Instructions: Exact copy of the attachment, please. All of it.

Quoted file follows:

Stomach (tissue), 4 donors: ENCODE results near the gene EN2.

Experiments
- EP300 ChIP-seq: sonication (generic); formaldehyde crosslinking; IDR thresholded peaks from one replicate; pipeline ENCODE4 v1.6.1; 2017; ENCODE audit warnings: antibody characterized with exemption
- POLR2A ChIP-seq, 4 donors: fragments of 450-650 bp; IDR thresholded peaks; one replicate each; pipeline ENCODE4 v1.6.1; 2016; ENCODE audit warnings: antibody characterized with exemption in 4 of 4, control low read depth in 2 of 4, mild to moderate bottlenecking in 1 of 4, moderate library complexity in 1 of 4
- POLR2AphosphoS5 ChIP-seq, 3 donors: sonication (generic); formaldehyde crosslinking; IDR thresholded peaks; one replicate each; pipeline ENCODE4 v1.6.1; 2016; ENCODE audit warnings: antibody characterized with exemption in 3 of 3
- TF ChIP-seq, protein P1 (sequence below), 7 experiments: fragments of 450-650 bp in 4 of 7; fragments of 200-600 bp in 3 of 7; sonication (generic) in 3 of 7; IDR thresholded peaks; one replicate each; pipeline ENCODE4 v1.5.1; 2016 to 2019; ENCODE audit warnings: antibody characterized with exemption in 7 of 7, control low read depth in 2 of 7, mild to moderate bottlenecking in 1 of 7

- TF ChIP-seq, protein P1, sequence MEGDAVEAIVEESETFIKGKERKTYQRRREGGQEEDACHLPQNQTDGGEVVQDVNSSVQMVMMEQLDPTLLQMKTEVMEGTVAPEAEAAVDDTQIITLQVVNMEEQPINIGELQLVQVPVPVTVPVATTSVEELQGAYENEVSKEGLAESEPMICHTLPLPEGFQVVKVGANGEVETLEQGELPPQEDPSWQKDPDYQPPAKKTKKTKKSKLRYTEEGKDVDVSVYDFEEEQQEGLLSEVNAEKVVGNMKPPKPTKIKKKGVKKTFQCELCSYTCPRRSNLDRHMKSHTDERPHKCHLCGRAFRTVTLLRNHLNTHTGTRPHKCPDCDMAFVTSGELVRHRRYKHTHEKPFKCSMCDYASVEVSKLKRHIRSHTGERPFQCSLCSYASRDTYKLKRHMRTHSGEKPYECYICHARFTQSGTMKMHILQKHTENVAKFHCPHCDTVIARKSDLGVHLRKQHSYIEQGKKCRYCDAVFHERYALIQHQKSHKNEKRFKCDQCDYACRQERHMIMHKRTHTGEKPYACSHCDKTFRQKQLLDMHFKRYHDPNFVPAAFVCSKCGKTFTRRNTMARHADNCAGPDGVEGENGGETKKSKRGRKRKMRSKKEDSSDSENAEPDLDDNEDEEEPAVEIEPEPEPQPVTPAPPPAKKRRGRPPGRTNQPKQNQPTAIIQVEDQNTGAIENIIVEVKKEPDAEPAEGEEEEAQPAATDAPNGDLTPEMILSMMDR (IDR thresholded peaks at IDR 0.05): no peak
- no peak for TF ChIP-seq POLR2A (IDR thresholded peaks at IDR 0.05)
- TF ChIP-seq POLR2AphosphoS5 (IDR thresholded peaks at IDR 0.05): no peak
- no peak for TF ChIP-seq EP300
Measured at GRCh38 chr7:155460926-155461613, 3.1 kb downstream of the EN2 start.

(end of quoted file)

Stomach (tissue), 4 donors: ENCODE results near the gene EN2.

Experiments
- EP300 ChIP-seq: sonication (generic); formaldehyde crosslinking; IDR thresholded peaks from one replicate; pipeline ENCODE4 v1.6.1; 2017; ENCODE audit warnings: antibody characterized with exemption
- POLR2A ChIP-seq, 4 donors: fragments of 450-650 bp; IDR thresholded peaks; one replicate each; pipeline ENCODE4 v1.6.1; 2016; ENCODE audit warnings: antibody characterized with exemption in 4 of 4, control low read depth in 2 of 4, mild to moderate bottlenecking in 1 of 4, moderate library complexity in 1 of 4
- POLR2AphosphoS5 ChIP-seq, 3 donors: sonication (generic); formaldehyde crosslinking; IDR thresholded peaks; one replicate each; pipeline ENCODE4 v1.6.1; 2016; ENCODE audit warnings: antibody characterized with exemption in 3 of 3
- TF ChIP-seq, protein P1 (sequence below), 7 experiments: fragments of 450-650 bp in 4 of 7; fragments of 200-600 bp in 3 of 7; sonication (generic) in 3 of 7; IDR thresholded peaks; one replicate each; pipeline ENCODE4 v1.5.1; 2016 to 2019; ENCODE audit warnings: antibody characterized with exemption in 7 of 7, control low read depth in 2 of 7, mild to moderate bottlenecking in 1 of 7

- TF ChIP-seq, protein P1, sequence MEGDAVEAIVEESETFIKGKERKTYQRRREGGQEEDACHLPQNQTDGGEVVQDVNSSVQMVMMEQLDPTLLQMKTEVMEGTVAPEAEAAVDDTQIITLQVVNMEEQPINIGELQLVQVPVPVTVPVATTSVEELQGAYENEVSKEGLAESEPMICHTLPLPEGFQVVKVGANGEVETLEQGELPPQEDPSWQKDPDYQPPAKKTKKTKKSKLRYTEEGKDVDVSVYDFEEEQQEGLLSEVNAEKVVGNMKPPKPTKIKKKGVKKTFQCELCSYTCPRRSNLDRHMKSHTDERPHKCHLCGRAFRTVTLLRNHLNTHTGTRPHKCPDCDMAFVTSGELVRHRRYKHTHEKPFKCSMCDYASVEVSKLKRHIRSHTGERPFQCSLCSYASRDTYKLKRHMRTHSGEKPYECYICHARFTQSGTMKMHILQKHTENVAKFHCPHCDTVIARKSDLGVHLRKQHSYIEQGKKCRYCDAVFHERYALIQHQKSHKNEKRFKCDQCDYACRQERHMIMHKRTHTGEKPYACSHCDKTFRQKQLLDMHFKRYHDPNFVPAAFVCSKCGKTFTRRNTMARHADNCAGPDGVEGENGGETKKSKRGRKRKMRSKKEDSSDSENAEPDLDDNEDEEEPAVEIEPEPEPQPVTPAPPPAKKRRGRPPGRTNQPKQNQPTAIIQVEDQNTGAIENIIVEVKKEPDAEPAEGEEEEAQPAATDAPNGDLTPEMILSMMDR (IDR thresholded peaks at IDR 0.05): no peak
- no peak for TF ChIP-seq POLR2A (IDR thresholded peaks at IDR 0.05)
- TF ChIP-seq POLR2AphosphoS5 (IDR thresholded peaks at IDR 0.05): no peak
- no peak for TF ChIP-seq EP300
Measured at GRCh38 chr7:155460926-155461613, 3.1 kb downstream of the EN2 start.